As college students deal with the stress and pressure of cramming for mid-terms and finals, they often search for a quick fix to give them the focus and energy they need to keep studying all night. Students are increasingly turning to ADHD medications like Adderall, Ritalin and Vyvanse to help them get through busy schedules and important exams.
These "study drugs" are often obtained by people who have not been diagnosed with ADHD and simply find friends with prescriptions or dealers who get a hold of the drugs to sell. The increase in the use of these types of drugs among college students is cause for concern because misuse of prescription drugs can be highly addictive and dangerous for young people who might not be aware of the harmful effects.
Rates of Abuse among College Students
Research has shown that full-time college students are twice as likely to take Adderall non-medically as their counterparts who are not full-time students. Studies have revealed that the greatest proportion of "study drug" users involves students in private and "elite" universities.
A large number of students across the board use ADHD medication non-medically with 30% using stimulants to help them study. The numbers increase when you look at upperclassmen and this implies that that more time you stay on campus, the more likely you are to abuse drugs.
More than 90% of all college drug users are taking stimulants for the purpose of concentrating while studying. The reason ADHD medications have become so popular for this purpose is because the stimulants strengthen the brain's inhibitory capacities so that it can control its power more effectively.
The medications can increase the amount of certain neurotransmitters like dopamine, epinephrine and norepinephrine which provides the control and mental focus that college students are looking for. Students say that they need these stimulants to be more productive and handle the intense competition in their classes.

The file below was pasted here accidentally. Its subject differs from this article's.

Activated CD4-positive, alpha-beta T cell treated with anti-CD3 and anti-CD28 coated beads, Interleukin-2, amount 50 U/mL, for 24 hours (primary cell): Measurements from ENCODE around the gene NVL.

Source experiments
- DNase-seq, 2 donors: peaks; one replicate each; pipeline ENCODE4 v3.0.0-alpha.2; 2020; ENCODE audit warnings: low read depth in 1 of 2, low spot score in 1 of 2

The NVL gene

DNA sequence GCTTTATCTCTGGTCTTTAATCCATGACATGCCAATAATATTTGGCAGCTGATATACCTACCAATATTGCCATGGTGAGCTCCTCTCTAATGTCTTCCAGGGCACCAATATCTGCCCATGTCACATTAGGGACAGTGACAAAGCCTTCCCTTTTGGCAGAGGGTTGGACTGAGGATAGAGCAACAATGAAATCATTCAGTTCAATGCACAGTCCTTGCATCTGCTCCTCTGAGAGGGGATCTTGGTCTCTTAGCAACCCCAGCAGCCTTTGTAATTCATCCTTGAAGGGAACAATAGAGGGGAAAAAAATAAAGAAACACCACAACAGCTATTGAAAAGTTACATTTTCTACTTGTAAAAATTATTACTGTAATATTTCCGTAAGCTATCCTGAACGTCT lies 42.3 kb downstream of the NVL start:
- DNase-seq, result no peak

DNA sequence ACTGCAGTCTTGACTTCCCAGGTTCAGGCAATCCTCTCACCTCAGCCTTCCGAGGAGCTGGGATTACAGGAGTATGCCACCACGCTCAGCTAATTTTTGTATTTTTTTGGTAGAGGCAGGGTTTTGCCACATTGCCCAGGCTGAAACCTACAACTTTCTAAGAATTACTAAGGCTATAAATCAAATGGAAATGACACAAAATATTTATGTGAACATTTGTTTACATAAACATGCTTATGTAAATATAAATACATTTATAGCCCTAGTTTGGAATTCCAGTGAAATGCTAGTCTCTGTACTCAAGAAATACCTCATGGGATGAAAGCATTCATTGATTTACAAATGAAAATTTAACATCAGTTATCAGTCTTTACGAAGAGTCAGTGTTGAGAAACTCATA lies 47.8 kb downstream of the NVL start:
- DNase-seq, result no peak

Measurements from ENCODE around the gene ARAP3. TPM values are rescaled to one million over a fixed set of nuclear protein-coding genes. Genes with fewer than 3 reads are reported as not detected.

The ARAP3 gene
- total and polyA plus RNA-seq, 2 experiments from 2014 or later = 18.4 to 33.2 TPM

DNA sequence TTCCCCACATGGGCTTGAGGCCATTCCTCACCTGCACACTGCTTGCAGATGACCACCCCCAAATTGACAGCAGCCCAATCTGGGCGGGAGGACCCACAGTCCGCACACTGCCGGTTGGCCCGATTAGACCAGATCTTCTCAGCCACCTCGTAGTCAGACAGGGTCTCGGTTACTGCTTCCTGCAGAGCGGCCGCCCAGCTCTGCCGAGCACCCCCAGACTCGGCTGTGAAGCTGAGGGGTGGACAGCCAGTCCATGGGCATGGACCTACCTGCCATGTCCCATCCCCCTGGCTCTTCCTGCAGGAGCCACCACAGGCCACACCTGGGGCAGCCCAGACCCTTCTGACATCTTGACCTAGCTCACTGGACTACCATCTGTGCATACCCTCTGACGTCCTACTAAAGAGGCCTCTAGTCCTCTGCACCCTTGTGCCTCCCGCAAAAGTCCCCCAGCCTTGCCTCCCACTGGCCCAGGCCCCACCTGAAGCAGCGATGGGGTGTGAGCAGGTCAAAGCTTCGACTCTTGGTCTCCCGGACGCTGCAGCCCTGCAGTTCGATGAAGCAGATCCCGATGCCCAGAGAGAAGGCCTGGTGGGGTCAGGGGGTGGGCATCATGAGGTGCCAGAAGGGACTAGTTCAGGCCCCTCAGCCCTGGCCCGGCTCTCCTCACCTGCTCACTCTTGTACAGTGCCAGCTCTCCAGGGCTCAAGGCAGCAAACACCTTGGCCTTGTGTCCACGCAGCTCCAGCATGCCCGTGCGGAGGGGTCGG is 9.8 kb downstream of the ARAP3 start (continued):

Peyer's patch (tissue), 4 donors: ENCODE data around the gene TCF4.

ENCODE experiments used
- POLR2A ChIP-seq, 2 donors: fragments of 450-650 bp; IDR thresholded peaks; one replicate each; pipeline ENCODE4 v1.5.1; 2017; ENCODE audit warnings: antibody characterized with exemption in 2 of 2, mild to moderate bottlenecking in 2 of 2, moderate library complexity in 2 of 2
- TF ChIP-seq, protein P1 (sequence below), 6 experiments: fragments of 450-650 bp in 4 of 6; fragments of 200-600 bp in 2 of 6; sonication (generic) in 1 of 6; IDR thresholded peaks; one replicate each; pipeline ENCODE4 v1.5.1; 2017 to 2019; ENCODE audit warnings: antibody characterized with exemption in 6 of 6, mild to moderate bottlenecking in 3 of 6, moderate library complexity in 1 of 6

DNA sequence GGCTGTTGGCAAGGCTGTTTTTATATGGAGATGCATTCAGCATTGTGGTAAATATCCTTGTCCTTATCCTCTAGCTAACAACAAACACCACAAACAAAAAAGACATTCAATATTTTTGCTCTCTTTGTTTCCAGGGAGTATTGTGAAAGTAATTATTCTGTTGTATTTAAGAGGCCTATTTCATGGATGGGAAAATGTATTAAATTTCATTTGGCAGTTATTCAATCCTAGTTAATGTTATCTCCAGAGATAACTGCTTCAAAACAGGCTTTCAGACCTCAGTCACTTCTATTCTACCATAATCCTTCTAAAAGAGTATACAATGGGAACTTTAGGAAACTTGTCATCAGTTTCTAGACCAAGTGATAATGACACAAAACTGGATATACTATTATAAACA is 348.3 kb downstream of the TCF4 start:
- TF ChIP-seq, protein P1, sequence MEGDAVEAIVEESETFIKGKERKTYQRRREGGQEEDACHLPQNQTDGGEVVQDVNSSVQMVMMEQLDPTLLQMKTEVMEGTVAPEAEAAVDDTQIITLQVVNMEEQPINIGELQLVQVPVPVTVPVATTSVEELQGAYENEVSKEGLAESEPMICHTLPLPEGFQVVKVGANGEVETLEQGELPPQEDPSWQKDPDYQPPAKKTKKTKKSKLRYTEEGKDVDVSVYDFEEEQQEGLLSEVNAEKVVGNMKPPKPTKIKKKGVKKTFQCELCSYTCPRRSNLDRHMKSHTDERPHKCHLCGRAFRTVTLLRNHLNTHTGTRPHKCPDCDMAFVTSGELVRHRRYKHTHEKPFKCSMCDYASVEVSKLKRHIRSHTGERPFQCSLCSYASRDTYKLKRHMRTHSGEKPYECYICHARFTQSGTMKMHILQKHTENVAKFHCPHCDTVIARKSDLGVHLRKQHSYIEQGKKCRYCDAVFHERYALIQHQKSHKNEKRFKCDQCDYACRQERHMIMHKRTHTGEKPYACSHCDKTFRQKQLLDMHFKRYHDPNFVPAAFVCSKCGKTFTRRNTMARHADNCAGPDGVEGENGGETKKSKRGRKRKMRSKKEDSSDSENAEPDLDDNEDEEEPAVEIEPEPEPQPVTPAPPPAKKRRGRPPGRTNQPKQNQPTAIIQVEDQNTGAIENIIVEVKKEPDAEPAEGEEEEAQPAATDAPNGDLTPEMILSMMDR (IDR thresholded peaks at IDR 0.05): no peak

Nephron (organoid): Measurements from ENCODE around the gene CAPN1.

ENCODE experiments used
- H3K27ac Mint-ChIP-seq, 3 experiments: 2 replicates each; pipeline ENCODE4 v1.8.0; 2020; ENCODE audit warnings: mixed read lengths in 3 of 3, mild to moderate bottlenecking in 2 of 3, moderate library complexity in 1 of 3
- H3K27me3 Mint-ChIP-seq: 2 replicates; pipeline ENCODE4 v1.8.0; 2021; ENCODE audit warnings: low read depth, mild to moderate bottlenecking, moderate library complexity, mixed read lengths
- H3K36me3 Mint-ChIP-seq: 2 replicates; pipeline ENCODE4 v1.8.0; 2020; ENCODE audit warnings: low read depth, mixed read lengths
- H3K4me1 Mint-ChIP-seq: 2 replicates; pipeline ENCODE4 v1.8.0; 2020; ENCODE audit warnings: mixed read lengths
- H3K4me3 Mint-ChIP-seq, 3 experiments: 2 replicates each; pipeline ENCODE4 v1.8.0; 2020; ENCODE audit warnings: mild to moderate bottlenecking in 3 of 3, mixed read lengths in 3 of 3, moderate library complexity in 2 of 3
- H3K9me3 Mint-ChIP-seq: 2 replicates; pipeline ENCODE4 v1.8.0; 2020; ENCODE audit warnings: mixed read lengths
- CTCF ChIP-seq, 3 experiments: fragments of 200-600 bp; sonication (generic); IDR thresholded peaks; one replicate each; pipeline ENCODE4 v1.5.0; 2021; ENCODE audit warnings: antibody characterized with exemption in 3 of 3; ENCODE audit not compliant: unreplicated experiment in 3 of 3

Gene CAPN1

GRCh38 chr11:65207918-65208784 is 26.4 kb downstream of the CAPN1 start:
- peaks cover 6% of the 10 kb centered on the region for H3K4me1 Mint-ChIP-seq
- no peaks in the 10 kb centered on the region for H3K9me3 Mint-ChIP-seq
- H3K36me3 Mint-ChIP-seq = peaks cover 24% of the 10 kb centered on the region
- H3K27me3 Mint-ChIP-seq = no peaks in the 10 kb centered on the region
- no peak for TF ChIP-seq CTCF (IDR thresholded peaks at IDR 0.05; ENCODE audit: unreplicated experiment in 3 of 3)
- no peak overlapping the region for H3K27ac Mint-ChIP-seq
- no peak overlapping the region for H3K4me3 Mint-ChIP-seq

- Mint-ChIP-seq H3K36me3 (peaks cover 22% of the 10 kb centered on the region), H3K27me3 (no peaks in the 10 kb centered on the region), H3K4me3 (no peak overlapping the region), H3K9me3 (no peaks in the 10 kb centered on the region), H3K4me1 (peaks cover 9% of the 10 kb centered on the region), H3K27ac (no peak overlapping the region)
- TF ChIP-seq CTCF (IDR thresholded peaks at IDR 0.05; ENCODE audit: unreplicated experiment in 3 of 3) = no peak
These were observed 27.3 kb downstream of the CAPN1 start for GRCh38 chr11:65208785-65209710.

Students' Perceptions of Study Drugs
While the increase in the number of students using these drugs is a problem, it is also concerning that most young people in college are misinformed about the true danger of taking this medication non-medically. Studies reported that 81% of college students interviewed thought that the misuse of ADHD medication was not dangerous at all or only slightly dangerous.
Symptoms of addiction to these drugs may not be visible to others but there can be consequences to regularly taking them. Most students take drugs like Adderall casually anywhere from once a month to a few times a week depending on how hectic their schedule may be.
The casual attitude toward this type of medication is surprising since prescription drugs like Adderall and Ritalin are classified as Schedule II substances alongside addictive drugs like cocaine, meth and morphine. Students seem to underestimate the potential harms that are associated with these prescription drugs.
These situations can be especially dangerous because students without prescriptions may not know the correct dosage, the precautions they should take or the way it will interact with other drugs.
The short term effects of abusing ADHD medication include sleep difficulties, restlessness, headaches, irritability and depressed feelings. Students may also experience loss of appetite, nervousness and a change in sex drive.
The long term risk of using Adderall or Ritalin is the possibility of becoming dependent on the drug and feeling unable to function without it. Schedule II drugs have a high potential for abuse and addiction. Students tend to have limited knowledge of the health dangers associated with the drugs and don't think twice about using them illegally.
The biggest issue with this trend is that students praise the drugs as highly effective at getting them through a late night study session or a busy schedule. Students need to be more informed of the risks and dangers of these drugs in order to change their attitude about the abuse.